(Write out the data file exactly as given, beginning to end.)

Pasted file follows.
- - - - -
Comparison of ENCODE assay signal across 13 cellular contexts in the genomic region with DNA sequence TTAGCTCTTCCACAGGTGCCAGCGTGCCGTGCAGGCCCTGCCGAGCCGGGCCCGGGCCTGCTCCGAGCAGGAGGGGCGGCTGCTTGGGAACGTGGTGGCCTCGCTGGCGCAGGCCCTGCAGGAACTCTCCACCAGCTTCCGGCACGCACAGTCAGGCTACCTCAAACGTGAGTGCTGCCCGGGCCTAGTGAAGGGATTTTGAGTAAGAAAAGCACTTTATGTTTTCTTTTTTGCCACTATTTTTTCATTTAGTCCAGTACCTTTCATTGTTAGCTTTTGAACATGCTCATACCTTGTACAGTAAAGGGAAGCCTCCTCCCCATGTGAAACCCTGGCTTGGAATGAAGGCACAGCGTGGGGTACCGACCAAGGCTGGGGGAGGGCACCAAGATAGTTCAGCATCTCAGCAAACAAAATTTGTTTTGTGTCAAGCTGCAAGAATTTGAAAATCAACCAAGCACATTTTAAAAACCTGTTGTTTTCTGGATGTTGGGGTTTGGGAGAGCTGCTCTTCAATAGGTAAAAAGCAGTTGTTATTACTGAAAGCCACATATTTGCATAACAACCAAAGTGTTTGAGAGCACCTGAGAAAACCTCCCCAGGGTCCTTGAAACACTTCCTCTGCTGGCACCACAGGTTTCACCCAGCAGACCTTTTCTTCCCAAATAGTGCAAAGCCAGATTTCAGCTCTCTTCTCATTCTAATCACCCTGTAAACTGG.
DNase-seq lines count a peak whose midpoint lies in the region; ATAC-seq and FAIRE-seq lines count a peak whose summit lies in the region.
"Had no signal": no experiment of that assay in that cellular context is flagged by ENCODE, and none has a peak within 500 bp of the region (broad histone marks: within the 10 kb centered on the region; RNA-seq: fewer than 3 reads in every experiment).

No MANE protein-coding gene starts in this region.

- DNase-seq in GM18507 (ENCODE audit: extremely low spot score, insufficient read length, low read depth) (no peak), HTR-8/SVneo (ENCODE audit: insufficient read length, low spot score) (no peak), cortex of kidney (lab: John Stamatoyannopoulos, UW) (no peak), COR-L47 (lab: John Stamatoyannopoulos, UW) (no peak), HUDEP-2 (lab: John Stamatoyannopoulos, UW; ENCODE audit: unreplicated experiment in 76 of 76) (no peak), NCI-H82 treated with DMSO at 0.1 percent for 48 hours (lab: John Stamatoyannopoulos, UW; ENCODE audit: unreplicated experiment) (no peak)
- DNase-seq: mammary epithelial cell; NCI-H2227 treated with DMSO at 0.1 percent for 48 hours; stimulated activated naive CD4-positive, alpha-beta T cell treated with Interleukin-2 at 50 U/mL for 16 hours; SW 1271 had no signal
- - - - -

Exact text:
Comparison of ENCODE assay signal across 13 cellular contexts in the genomic region with DNA sequence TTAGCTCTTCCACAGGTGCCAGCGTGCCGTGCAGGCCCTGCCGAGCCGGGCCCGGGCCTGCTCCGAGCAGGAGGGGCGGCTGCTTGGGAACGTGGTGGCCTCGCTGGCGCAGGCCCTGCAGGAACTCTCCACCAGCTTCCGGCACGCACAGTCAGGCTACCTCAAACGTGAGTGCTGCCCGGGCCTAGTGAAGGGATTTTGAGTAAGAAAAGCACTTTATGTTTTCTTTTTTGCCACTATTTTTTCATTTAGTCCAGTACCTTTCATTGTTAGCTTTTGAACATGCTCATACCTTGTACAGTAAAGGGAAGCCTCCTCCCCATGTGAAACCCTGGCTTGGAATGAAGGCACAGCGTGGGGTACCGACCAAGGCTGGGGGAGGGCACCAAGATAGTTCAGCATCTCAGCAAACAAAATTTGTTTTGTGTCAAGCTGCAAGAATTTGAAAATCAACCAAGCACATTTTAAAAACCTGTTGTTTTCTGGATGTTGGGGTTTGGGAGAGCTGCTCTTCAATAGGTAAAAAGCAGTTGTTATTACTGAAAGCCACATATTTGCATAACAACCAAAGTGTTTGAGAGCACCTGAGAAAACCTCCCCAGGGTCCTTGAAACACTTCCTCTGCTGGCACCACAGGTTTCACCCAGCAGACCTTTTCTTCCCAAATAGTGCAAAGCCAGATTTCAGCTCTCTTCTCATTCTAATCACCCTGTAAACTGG.
DNase-seq lines count a peak whose midpoint lies in the region; ATAC-seq and FAIRE-seq lines count a peak whose summit lies in the region.
"Had no signal": no experiment of that assay in that cellular context is flagged by ENCODE, and none has a peak within 500 bp of the region (broad histone marks: within the 10 kb centered on the region; RNA-seq: fewer than 3 reads in every experiment).

No MANE protein-coding gene starts in this region.

- DNase-seq in GM18507 (ENCODE audit: extremely low spot score, insufficient read length, low read depth) (no peak), HTR-8/SVneo (ENCODE audit: insufficient read length, low spot score) (no peak), cortex of kidney (lab: John Stamatoyannopoulos, UW) (no peak), COR-L47 (lab: John Stamatoyannopoulos, UW) (no peak), HUDEP-2 (lab: John Stamatoyannopoulos, UW; ENCODE audit: unreplicated experiment in 76 of 76) (no peak), NCI-H82 treated with DMSO at 0.1 percent for 48 hours (lab: John Stamatoyannopoulos, UW; ENCODE audit: unreplicated experiment) (no peak)
- DNase-seq: mammary epithelial cell; NCI-H2227 treated with DMSO at 0.1 percent for 48 hours; stimulated activated naive CD4-positive, alpha-beta T cell treated with Interleukin-2 at 50 U/mL for 16 hours; SW 1271 had no signal